The Photovoltaic Solar Potential

Photovoltaic solar electricity is probably the electricity production mode which offers one of the greatest opportunities. The ultimate potential (or energy reserve) of solar is indeed considerably higher than other forms of renewable energy. The sun transmits around 122,000 TW of energy every second to the Earth, out of which 88,000 TW are reflected back towards space. The rest is absorbed and contributes to the natural greenhouse effect. This massive amount of power corresponds to 3500 times the power that humanity would consume in 2050 (© OECD/IEA, Solar 2014). Favennec (2014) estimates that the ultimate amount of solar power that could be captured on the planet to produce electricity averages 26,000 TW. The current forecast of solar electricity production in 2035 (© OECD/IEA, WEO 2012), yet very conservative, corresponds to only 0.003% of this potential. Solar electricity thus represents a fantastic opportunity.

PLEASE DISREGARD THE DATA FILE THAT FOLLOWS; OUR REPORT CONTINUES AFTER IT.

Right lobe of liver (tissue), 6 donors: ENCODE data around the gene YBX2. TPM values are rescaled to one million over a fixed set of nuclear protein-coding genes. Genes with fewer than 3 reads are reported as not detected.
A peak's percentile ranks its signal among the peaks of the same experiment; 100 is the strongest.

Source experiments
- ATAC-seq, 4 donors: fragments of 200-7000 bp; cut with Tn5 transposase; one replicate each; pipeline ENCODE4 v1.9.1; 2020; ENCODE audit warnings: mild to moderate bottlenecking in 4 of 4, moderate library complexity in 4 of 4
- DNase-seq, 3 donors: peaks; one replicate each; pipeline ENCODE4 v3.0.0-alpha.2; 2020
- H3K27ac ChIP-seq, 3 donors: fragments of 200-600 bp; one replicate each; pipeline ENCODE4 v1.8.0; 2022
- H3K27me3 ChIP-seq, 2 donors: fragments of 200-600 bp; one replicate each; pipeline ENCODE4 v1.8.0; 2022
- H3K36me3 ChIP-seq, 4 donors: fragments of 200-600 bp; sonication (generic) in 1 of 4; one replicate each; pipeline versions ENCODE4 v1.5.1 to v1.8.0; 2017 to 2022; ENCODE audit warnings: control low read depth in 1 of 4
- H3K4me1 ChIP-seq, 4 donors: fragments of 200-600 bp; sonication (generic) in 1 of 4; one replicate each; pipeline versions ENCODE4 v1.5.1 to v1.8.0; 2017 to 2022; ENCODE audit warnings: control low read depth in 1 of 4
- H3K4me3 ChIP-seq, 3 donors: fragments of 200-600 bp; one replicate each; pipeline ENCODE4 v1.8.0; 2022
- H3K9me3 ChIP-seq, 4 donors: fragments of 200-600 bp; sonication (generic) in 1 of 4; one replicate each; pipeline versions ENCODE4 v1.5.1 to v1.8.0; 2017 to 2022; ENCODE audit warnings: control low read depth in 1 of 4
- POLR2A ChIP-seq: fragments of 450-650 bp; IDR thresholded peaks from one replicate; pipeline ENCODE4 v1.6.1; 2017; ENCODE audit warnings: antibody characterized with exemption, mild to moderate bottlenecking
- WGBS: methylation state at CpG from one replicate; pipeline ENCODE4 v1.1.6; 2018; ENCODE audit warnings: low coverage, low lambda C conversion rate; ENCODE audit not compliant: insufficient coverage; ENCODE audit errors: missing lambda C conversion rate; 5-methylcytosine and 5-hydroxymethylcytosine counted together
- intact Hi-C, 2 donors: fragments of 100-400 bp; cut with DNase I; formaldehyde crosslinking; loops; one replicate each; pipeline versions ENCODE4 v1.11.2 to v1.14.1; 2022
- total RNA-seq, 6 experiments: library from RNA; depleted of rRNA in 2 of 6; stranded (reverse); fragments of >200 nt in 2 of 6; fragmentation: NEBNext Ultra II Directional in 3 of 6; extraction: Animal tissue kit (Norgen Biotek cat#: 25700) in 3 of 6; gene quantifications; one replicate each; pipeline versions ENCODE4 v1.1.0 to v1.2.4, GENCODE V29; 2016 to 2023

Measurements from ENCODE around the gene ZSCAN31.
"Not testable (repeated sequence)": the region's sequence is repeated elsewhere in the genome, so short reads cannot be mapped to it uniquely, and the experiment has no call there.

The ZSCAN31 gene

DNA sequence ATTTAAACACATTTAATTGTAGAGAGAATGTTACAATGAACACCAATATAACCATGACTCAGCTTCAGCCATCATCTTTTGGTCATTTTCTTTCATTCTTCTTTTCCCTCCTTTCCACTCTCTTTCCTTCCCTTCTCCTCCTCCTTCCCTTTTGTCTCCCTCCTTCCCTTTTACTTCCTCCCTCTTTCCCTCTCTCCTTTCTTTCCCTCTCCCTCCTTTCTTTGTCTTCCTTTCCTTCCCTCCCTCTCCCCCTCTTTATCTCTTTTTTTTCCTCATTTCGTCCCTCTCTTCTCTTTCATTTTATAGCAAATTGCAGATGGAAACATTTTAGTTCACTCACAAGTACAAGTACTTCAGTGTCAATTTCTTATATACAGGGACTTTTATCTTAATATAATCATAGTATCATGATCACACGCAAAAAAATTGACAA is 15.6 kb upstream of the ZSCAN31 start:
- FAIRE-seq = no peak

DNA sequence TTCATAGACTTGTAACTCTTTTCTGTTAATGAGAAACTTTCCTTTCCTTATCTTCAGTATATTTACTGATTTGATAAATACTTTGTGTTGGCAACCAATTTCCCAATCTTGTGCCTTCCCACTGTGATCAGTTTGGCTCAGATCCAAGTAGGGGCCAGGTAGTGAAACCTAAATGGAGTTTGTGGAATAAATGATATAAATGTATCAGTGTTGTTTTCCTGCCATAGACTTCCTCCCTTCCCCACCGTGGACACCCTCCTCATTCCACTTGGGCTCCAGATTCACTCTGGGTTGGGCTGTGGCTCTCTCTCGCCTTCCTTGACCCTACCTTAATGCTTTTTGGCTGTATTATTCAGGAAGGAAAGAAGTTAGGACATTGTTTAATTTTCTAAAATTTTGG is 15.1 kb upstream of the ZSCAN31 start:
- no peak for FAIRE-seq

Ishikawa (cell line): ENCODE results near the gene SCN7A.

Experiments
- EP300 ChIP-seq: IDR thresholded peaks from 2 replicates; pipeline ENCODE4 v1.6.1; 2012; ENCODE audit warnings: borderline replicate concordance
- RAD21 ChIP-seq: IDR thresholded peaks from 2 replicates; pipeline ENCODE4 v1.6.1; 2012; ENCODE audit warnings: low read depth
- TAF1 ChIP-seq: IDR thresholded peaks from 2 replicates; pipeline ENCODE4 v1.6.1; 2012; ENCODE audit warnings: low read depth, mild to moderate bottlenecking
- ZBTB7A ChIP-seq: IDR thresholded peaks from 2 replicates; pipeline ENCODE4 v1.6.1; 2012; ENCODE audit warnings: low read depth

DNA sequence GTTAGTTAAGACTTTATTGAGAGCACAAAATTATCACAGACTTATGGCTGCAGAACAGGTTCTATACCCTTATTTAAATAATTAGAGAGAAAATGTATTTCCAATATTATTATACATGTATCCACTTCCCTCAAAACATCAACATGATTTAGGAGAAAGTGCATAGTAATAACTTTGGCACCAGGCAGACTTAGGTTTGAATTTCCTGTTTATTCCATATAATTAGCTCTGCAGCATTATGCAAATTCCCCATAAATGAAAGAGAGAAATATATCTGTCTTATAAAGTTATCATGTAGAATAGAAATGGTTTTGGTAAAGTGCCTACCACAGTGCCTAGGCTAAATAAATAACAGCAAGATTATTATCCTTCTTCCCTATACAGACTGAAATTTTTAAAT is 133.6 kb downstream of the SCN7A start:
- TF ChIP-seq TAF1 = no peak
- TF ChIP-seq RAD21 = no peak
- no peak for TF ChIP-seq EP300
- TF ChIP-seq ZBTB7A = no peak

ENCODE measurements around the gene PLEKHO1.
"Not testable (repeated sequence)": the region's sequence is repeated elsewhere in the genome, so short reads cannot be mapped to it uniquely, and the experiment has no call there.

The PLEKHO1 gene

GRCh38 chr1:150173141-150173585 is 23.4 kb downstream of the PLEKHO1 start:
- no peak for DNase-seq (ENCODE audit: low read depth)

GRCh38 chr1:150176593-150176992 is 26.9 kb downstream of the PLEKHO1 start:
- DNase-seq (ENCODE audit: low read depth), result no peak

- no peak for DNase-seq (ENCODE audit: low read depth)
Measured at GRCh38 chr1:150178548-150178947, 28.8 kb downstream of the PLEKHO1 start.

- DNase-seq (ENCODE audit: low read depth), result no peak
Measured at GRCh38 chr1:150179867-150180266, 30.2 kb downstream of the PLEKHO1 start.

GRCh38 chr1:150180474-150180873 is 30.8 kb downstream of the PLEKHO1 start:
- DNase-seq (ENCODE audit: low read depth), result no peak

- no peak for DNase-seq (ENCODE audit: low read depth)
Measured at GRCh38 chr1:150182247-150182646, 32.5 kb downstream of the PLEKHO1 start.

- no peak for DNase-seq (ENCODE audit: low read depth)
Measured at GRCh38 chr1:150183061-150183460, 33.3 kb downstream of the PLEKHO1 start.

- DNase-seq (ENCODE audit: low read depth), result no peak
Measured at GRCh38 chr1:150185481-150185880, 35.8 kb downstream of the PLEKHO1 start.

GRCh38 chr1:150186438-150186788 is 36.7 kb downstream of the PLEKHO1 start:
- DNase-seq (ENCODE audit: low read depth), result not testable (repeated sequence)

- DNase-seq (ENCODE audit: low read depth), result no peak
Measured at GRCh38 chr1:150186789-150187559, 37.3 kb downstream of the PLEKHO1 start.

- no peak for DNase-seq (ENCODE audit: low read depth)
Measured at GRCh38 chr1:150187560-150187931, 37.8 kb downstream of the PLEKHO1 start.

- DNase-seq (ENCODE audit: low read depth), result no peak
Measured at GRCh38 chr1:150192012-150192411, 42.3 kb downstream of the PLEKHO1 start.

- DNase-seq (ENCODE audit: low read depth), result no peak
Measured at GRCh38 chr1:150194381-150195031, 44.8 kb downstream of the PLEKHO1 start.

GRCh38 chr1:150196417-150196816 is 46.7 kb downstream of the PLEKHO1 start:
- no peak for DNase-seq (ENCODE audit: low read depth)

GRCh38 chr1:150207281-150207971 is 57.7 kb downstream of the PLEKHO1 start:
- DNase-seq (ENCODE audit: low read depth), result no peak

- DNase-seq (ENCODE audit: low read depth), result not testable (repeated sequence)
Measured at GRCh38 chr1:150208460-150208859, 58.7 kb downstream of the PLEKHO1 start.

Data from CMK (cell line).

Solar energy is everywhere. Obviously, the global horizontal irradiance (GHI) varies across countries. It averages 1200 kWh/m2/year in Europe and tops 2300 kWh/m2/year in the Middle East. Every country receives sunlight so solar energy can contribute to energy independence.

Solar panels can be installed on the rooftop of every house in the world to produce electricity. This pervasiveness is unique to solar energy. With an average production of solar panels of 140 kWh/m2/year, worldwide electricity demand would be met with 125,000 km2 of solar panels, or 0.08% of the planet’s total ground surface. As an example, for France, this corresponds to the rooftops of half of the buildings already existing (Manicore 2014).

Photovoltaic solar production has grown rapidly, with an average 49% growth in the last 10 years. In 2013, 37 GW of production were installed, bringing the total installed base to 135 GW. The overall level of investment reached 96 billion dollars. China was the top country in terms of photovoltaic solar installation, with over 11 GW installed during the year, followed by Japan and the United States (© OECD/IEA, Solar 2014).

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